Studies estimate that 1.5 to 2.5 million Californians rely on domestic wells to meet their household water needs, but because domestic wells are often shallow, they are often sensitive to changes in groundwater levels. Thus sustainable groundwater management has an important role to play in safeguarding the health and safety of Californians and the achievement of the state’s recognized human right to water.
This report analyzes 41 groundwater sustainability plans in 19 critical priority water subbasins in California to assess monitoring network coverage and the vulnerability of domestic wells to minimum water thresholds, which indicate the lowest groundwater level considered sustainable. The report finds that at least 1,000 to 6,000 wells are at risk of failure in critical priority water basins under proposed minimum water thresholds, and includes recommendations to achieve sustainable groundwater management in California compatible with the state’s efforts to achieve the human right to water.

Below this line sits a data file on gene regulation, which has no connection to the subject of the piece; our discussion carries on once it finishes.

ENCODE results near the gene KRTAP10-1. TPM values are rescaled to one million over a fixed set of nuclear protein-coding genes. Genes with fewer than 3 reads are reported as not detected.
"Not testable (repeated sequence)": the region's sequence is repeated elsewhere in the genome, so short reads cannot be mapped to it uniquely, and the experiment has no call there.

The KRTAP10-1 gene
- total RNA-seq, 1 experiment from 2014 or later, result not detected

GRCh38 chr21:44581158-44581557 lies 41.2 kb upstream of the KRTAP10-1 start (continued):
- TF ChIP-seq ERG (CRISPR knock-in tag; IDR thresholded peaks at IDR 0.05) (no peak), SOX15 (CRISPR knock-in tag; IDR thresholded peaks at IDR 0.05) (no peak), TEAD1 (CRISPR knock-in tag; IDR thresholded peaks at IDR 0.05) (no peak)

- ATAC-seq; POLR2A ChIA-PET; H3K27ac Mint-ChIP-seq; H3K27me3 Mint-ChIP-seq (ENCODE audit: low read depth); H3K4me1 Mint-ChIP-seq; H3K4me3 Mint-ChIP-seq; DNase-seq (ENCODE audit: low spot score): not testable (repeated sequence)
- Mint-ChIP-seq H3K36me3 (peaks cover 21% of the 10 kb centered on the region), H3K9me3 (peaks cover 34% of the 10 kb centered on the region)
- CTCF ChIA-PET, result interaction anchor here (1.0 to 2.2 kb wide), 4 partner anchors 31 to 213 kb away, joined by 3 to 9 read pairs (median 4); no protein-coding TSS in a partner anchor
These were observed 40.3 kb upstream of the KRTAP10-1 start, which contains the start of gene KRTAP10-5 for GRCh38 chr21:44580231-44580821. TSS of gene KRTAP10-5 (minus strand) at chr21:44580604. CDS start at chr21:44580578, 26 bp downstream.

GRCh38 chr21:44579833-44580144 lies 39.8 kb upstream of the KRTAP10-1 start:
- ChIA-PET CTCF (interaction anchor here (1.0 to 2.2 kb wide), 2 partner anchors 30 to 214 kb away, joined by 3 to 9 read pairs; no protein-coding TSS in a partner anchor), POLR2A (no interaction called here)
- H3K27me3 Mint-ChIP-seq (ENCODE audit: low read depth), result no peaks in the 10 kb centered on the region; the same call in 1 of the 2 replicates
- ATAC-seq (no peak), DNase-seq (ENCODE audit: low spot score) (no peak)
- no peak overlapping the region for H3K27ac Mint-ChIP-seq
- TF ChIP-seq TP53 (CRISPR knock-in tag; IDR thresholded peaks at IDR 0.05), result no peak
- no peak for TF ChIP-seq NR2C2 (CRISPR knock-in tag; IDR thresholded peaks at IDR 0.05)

The report was produced by the Center for Regional Change at the University of California, Davis.